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Congress authorized multidistrict litigation “for the convenience of parties and witnesses” and to “promote the just and efficient conduct of such actions.”  28 U.S.C. §1407(a).  As we’ve documented in many posts in our MDL topic, the reality – at least in product liability mass torts involving prescription medical products – is so far from what Congress intended as to call the entire process into question.

Instead of convenience, we see the Rules of Civil Procedure being ignored on a massive scale to deprive defendants of motions practice, to postpone “case specific” defenses, and to force defendants not only to provide massive discovery of their own information, but also to shoulder discovery burdens, such as collection of medical records, that should be the plaintiffs’ responsibility.

Instead of “just and efficient conduct,” we see thousands of plaintiffs with weak to nonexistent cases parking themselves for years with no merits examination, while plaintiffs’ best cases are litigated in consolidated “bellwether” trials” (despite the statute limiting MDLs to “pretrial” proceedings) with legal and evidentiary rulings designed to produce huge verdicts that force defendants to settle, including all those weak cases that, without the MDL, would never have been filed in the first place.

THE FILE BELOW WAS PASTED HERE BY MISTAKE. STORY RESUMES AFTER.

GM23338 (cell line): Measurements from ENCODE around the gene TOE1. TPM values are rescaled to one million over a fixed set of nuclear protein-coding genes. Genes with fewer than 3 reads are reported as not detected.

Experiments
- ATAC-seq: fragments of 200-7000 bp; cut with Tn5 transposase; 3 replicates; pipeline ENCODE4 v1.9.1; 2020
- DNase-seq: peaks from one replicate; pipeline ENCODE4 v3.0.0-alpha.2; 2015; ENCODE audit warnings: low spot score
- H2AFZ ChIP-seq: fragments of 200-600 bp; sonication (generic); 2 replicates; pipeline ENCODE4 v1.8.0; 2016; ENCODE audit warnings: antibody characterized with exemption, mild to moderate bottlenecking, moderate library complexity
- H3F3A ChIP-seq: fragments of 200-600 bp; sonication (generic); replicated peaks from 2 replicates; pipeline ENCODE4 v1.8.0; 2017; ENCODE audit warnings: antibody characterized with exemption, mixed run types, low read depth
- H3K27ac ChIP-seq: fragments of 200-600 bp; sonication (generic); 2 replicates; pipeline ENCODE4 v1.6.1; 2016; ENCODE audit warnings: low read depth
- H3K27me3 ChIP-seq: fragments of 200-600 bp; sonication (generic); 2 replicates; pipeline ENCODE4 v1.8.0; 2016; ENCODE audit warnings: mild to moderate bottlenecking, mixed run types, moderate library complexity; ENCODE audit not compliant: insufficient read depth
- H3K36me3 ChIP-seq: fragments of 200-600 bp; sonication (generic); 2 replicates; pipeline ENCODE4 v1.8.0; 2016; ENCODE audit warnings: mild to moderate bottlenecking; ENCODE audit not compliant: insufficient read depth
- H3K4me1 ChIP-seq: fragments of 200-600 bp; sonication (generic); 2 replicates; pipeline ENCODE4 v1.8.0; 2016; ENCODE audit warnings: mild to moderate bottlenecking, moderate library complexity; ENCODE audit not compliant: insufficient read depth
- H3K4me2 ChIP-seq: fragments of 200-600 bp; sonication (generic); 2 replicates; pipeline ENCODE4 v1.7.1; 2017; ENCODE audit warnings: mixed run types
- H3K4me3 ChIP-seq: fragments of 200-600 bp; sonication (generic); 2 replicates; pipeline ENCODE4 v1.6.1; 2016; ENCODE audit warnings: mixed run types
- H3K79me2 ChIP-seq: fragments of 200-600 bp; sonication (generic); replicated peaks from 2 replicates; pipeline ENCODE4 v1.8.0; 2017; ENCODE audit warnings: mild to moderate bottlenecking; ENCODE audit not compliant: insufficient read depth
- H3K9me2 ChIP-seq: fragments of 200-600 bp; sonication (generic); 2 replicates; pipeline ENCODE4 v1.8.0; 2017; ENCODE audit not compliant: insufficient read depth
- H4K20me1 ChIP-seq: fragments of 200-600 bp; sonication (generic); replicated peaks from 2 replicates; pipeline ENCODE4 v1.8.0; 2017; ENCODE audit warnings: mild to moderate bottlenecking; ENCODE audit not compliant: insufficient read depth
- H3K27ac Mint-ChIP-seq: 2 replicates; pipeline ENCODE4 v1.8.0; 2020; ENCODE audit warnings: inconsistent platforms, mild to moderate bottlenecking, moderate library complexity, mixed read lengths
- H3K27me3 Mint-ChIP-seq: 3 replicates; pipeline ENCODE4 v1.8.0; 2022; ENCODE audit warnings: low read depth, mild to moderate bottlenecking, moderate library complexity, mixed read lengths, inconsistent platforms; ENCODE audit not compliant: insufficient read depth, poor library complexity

Here are two more recent examples of MDL dysfunction.

In In re Biomet M2a Magnum Hip Implant Products Liability Litigation, 2019 WL 110892 (N.D. Ind. Jan. 3, 2019), the defendant brought the kind of case-specific dispositive motion that, outside of an MDL in all likelihood would have disposed of the cases. The defendant sought “summary judgment based on North Carolina’s repealed statute of repose” against seven North Carolina plaintiffs.  Id. at *1.  In the MDL, however, this case-specific motion was denied on the basis of not wanting to bother to figure out the law: